http://www.taopage.org/meditation.html

This is yet another path to enlightenment, and one that doesn’t and needn’t be attached to metaphysics to make it worthwhile or beneficial to people, without also supposedly watering down its tenets.

Maybe the Secular Buddhists could borrow a few pointers here from the Taoist playbook via a reading of the Tao Te Ching and the original vision of Philosophical Taoism.  That way, at least, they couldn’t be accused of selling out to scientific modernism.

Traditional Buddhism itself isn’t bad; but Lao Tse, I think, saw the writing on the wall.  Metaphysics would be the doom of it and other similar traditions as soon as it could be construed as being the “way that [could] be followed.”  Buddhism couldn’t … and can’t … and now we see the results.  … … … Metaphysical “religion” – the stuff of higher soul, supernaturalism, and spirituality (seen as being divorced-from the natural order around us and how it functions in the world) – is a minefield and it’s going to blow up in people’s faces.

This has already happened with regard to Taoist “religion” and “metaphysics” (vis-a-vis its emphasis on alchemy, shamanism).  It’s well on its way to happening with the doctrinal systems of so-called “religious” Buddhism and its metaphysical notions about reality in the world (i.e., via the doctrine of rebirth & all similarly-related principles).

The insistence on binding people to these esoteric concepts and a primordial, myth-laced soteriology of ascent (i.e., the idea of enlightenment-as-transfiguration) is going to make Buddhist religion a hindrance to people in their progression along the path of contemplative development.   …

If Buddhism is going to “get on” in the extended history of human thought, intellectual development, and the inculcation of wisdom … if it expects to make a real impact on human lives through the fostering of insight and inner peace, then it is going to have to differentiate its critical tenets as Practice from the cultural mythologization that attached to it over time through its religious structures and metaphysical concepts.  It’s going to have to learn how to distinguish its own Tao from its 10,000 Things, and then confront its own mystery, as Taoism does its.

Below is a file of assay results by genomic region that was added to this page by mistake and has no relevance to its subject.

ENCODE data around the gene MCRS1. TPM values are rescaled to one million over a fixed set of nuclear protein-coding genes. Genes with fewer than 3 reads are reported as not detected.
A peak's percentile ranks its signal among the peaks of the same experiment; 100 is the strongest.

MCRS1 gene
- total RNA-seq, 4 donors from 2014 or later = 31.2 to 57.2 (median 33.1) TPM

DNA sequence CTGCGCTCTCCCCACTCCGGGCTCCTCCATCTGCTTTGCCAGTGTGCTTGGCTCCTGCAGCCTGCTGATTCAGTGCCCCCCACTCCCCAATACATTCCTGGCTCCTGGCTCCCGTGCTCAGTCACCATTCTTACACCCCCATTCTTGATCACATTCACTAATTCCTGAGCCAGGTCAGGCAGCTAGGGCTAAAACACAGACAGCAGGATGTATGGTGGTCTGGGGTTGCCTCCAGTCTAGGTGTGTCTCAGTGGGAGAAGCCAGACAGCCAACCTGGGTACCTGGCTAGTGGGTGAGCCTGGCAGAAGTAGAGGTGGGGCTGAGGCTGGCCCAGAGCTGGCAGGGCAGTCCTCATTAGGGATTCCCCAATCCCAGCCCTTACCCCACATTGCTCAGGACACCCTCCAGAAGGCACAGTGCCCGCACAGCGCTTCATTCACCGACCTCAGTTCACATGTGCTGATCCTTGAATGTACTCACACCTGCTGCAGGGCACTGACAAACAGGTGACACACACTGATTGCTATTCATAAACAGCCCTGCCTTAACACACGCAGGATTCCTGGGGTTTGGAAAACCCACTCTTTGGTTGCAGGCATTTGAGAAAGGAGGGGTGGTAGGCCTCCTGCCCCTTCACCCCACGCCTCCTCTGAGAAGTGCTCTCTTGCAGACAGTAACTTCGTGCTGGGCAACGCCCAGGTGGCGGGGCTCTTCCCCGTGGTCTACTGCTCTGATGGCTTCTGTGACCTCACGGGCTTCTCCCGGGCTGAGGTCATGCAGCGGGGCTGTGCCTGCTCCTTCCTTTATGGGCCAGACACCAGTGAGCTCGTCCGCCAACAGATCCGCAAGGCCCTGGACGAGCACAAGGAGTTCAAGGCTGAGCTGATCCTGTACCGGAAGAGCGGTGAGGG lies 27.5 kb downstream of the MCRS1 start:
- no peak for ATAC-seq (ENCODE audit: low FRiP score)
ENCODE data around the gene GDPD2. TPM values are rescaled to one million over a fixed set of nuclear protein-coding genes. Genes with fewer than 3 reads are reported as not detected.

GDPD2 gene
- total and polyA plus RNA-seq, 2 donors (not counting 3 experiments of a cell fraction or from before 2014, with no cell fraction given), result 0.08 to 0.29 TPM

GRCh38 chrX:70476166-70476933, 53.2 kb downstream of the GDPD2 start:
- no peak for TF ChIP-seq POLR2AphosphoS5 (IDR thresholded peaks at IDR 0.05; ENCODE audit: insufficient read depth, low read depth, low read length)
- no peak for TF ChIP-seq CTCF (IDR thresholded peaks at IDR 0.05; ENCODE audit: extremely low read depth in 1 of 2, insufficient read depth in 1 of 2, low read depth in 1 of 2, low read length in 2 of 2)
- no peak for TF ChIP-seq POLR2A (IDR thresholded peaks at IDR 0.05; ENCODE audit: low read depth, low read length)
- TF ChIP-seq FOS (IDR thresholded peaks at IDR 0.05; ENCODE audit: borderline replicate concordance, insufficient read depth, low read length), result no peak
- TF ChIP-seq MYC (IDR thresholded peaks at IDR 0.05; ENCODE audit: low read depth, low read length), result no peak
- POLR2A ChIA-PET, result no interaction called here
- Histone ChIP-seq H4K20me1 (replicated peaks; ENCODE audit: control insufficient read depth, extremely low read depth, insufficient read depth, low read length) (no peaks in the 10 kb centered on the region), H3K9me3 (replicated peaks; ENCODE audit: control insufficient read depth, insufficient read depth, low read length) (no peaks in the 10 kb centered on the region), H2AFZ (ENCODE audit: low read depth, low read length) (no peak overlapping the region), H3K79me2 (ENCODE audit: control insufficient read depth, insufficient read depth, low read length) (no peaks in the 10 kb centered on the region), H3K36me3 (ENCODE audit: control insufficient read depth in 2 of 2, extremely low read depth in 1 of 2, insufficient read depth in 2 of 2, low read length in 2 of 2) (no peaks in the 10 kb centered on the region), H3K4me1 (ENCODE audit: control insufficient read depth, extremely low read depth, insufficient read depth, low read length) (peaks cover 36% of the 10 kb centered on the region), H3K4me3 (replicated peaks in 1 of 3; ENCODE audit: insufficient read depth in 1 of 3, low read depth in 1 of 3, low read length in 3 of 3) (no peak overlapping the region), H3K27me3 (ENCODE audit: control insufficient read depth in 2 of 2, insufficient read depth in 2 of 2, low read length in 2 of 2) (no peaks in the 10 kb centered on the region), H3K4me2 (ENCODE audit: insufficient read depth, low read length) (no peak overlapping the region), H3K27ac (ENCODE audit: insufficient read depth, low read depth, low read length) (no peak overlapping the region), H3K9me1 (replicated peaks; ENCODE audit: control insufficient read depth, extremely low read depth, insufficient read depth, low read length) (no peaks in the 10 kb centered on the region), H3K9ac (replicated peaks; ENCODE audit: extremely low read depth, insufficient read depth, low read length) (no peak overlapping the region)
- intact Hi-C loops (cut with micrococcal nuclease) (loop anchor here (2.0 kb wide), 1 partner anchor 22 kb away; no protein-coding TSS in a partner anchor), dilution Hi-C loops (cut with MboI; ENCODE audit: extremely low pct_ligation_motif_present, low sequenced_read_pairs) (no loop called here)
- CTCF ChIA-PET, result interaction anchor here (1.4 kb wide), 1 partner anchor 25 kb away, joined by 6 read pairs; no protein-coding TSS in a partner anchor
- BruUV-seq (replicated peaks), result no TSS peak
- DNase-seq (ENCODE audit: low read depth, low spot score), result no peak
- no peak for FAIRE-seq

The way that can be followed is not the Eternal Way.”
(Lao Tse, Tao Te Ching)

The Postmodern Critique of Free Will

14 Jun

Free Will and the Postmodern Critique:  The Deconstruction of Choice

More on the Free Will issue …

  1. http://darwiniana.com/2011/06/13/horgan-on-free-will/
  2. http://darwiniana.com/2011/06/13/horgan-on-free-willreligion-dispatches-blog/
  3. http://darwiniana.com/2011/06/13/mind-brain-neuroscience-and-the-categories-of-spacetime-2/

Here are some more pieces on the free will issue by John Landon, Jerry Coyne, and John Horgan.  I’m glad people are having this discussion on the matter.  But I remain convinced that unless supporters honestly address the objections-to and critiques-of  free will in their own considerations, then we’ll never get any further than Debating 101 and the rudimentary basics of choice/determinism in our exploration of the topic.  We have”choice” – but we also live in a very determinate world.

Unless, we can frankly account for both, without skewering the laws of physics and other scientific principles in the process, we’ll never truly understand “Freedom” or “Choice” as ideas.